An exhibition on individual forms of remembering and commemoration
Museum of Sepulchral Culture (Kassel, Germany)
17. October 2020 – 28. February 2021
Lorenz Widmaier contributes five positions of digital forms of commemoration to the exhibition MEMENTO at the Museum of Sepulchral Culture. The contributions are insights into the research of Lorenz Widmaier, who explores the meaning of digital legacies, and participatory practices of mourning and remembrance. The participatory design of the exhibition thus makes his research visible to the public.
The first contribution, GHOSTS ON GOOGLE MAPS, is a video work by Lorenz Widmaier based on tweets, in which bereaved people show with screenshots and short videos how they found their deceased on Google Maps (Street View). The work shows that the growing amount of data worldwide is not as sober as their data centres, but is interwoven with stories and memories that often remain hidden only to be rediscovered. The easy retrieval of the data, detached from time and place, poses new questions about privacy and explains the ghostly appearance of the deceased in the videos.
The second contribution, IN MEMORIAM TO FRANCESCA FELDMANN, shows, on the one hand, a memorial book that a father created for his deceased daughter. On the other hand, a film is shown which the father created based on this book and uploaded it to YouTube. He says: “For me, the internet has become something of which I say, okay, even if I’m gone, there’s still something left for eternity.” The work shows how digital technologies and the wealth of digital material such as photographs, texts, videos, and sound recordings enable mourners to deal with memories creatively.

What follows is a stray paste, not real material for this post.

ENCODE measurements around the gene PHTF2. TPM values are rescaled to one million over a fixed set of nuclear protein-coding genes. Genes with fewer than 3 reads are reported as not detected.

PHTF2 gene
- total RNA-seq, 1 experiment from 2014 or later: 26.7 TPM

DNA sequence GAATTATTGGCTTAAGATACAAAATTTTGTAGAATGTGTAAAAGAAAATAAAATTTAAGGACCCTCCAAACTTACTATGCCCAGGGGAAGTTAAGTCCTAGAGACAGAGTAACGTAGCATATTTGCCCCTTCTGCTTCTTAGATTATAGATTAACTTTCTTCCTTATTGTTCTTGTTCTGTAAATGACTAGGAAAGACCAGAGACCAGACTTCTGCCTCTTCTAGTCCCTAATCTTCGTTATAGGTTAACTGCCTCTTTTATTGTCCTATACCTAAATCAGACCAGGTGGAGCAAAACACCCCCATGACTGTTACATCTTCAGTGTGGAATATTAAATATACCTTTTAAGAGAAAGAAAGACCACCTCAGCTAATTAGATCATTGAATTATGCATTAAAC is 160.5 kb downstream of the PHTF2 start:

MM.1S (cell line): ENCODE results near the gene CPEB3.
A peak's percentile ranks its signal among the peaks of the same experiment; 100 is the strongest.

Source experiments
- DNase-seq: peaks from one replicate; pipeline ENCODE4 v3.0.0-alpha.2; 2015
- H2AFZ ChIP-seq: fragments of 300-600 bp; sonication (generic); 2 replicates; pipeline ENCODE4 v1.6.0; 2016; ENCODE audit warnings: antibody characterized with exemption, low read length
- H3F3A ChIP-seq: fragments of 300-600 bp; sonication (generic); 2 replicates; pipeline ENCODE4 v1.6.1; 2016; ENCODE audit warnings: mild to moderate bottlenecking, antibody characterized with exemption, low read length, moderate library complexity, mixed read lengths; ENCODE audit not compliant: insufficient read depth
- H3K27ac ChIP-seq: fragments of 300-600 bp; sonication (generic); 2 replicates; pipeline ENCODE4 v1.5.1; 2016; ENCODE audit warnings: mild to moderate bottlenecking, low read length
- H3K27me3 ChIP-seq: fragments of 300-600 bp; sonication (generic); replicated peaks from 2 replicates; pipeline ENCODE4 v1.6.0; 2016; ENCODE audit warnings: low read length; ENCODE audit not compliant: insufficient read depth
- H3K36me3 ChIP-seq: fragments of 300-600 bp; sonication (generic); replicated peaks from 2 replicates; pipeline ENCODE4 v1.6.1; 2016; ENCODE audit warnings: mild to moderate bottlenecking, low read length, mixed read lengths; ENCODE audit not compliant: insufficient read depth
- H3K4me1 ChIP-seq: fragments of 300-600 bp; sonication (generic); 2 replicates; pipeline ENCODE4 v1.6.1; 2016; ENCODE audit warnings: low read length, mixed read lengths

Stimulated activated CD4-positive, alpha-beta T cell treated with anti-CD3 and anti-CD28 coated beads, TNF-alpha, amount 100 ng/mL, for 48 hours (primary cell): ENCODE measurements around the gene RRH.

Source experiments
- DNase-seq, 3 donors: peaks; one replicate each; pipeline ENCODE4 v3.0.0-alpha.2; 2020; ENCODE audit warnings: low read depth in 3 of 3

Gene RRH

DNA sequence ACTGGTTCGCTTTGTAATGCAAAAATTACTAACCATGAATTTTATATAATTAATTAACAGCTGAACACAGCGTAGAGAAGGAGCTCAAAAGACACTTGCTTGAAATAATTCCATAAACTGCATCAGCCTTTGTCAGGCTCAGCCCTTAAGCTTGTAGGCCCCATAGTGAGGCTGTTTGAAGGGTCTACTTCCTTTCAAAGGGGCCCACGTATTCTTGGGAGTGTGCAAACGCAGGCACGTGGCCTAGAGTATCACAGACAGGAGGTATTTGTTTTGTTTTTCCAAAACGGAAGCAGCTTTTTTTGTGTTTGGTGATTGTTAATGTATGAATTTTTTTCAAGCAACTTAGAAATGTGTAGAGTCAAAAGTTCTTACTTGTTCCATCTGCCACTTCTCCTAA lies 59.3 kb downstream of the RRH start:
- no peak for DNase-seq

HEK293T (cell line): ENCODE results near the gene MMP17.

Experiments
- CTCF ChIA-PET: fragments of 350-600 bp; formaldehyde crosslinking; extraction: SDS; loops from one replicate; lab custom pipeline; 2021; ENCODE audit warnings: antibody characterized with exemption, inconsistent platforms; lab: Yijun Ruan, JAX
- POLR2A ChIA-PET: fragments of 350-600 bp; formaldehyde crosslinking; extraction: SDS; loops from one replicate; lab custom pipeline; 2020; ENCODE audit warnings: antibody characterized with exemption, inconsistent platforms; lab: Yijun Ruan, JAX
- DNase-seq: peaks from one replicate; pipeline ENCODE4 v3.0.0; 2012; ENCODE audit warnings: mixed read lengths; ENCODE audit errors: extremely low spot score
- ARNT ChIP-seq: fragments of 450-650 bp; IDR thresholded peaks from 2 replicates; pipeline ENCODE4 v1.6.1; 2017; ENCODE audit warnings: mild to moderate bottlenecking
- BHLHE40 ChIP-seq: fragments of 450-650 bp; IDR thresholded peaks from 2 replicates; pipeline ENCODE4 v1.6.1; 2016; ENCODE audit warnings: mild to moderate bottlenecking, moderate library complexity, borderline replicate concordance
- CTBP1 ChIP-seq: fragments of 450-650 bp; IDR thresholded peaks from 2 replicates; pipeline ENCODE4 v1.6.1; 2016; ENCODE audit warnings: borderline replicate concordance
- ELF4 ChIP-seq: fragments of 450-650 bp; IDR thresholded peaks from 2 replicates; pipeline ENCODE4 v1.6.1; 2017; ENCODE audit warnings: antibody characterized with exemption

The third contribution, NACHRICHTEN AN DEN SOHN (Messages to the Son), shows a mother’s exchange with her deceased son before and after his death via WhatsApp. She printed out screenshots of the conversation and inserted them into an album that can be seen in the exhibition. WhatsApp has become a crucial medium of remembrance for the bereaved as it allows them to re-experience everyday life with the deceased. Short texts, smileys, photos, voice messages, and videos are essential and vital memories that would not exist without digital media.
The fourth contribution, DEAR PHOTOGRAPH, presents a participatory memory project initiated by Taylor Jones. The idea is simple: take an old photograph depicting friends or family members, go to the place depicted on the photograph, hold the photo in front of the original background and rephotograph the photo and the place. The exhibition shows a selection of pictures that can be seen online: www.dearphotograph.com or www.instagram.com/dearphotograph/
The fifth contribution is a booklet to take home for the museum visitors. In this booklet, the visitors can not only write down their passwords but also their wishes about what should happen to their digital data after they die. The book is intended as an encouragement to talk to relatives about the digital legacy and make arrangements while possible.
Lorenz Widmaier is a PhD Candidate at the Cyprus University of Technology and his research interests are memory practices, death and mourning, photography, and visual sociology. He can be reached via firstname.lastname@example.org, and his project website is https://www.memoryanddeath.com. Follow him on Twitter: @lorenzwidmaier.